Where reading is a way of life

Tuesday, March 20, 2012

Prized by Caragh M O'Brien

Synopsis:  Striking out into the wasteland with nothing but her baby sister, and handful of supplies, and a rumor to guide her, sixteen-year old midwife Gaia Stone survives, only to be captured by the people of Sylum, a dystopian society where women rule the men who drastically outnumber them, and a kiss is a crime. In order to see her sister again, Gaia must submit to their strict social code and the oppressive rules of Matrarc Olivia.  Meanwhile, two brothers claim her attention as they attempt to understand the environmental trap that keeps the people of Sylum captive, and suddenly Gaia must contend with the exciting, uncomfortable, and altogether new feeling of being desired.  But when someone from her past shows up, Gaia  discovers that survival alone is not enough and that justice requires sacrifice.

My 2 cents:  Its really hard to do a review on this book, simply because a lot of it is so strange and outside the realm of normal reading.  I'll start with the society that Gaia "escapes" to.

Sylum feels like a village from pioneer times.  They don't have much technology, and live like peasants.  The last few generations, only 1 out of 10 babies born are girls, so they are dealing with the threat of extinction.  Because of this, they have way backwards rules.  First of all, the women are in charge.  At first, I though this was pretty cool, until I realized what daily life is like for the men.  Their sperm is tested when they are young to see if they can reproduce.  It turns out not only is there a shortage of girls, about a third of the men have inactive sperm.  The ones that can reproduce are given more rights than the ones who can't. Girls can only acceptably marry the ones that can reproduce.  They are not allowed to marry the ones that can't; if they have "relations" with these men, or decide not to marry at all, or have babies out of wedlock, they are cast out on their own (still living in Sylum) and lose their rights to vote.  If any man touches a woman and is caught, they can be put in the stocks, send to their makeshift prison camp, or exiled from Sylum.  Way harsh, huh? Can you imagine men not being able to touch a woman at all?  Ever? Because their sperm is bad?  Crazy!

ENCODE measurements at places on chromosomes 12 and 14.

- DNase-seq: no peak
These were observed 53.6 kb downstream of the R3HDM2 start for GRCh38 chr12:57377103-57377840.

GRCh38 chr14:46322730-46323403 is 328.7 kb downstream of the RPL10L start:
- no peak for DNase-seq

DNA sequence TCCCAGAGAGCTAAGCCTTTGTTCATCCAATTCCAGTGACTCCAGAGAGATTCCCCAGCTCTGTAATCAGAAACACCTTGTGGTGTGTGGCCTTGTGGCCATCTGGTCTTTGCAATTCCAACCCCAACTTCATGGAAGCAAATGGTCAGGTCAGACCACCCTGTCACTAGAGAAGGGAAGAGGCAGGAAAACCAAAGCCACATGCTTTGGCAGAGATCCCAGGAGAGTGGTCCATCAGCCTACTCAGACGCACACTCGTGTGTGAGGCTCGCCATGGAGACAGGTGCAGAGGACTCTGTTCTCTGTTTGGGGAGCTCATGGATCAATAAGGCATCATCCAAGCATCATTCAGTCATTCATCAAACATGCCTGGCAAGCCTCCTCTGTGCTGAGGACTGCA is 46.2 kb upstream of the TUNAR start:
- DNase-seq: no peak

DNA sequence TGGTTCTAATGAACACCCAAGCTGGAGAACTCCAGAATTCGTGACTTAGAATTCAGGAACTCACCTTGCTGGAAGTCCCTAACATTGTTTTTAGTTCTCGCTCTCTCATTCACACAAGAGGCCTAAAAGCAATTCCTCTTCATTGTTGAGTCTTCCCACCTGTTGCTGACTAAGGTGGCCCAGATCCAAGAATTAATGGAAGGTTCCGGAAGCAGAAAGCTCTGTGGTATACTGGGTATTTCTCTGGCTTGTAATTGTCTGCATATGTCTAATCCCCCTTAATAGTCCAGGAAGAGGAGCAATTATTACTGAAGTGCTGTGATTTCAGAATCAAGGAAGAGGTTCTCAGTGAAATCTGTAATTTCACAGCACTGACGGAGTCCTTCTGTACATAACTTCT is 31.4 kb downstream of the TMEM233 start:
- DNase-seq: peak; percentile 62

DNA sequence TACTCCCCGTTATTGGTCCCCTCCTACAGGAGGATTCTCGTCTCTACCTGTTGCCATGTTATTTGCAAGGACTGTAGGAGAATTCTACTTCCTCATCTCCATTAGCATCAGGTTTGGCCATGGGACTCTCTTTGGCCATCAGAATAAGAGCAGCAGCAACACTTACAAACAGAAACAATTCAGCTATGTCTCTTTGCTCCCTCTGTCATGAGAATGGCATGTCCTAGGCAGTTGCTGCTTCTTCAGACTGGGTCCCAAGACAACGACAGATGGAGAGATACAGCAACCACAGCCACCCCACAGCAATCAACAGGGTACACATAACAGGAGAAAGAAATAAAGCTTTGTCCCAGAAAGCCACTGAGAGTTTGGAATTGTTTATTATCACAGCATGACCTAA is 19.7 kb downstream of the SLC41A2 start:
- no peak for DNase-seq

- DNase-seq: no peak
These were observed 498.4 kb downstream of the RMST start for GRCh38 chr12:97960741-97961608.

Then there is Gaia, stuck in the middle of this.  She gets into a power struggle with Matrac Olivia from the start. She does have a mind of her own, and just escaped a society that gave her no rights because she was born outside the wall.  Now she can have her rights; but only if she follows the rules.  Besides which, she can't even visit her baby sister.

The weirdest thing of all is that when people come to Sylum, and stay more than a few days, they get what's called an "acclimation sickness" that makes them very ill for a few days; then they adjust and are no longer able to leave Sylum.  People who try to leave are found dead not far from the village.

I loved this story once is got going.  It took awhile to get into the story because it was so off-base.  But I think that's what made the story so good.  Gaia frustrates me through much of this story; it really is a huge learning experience for her.  She made up for it in the end, though.  I think there will be atleast one more book in the series, the way that it ended.  Definitely worth reading, giving it 4 stars!

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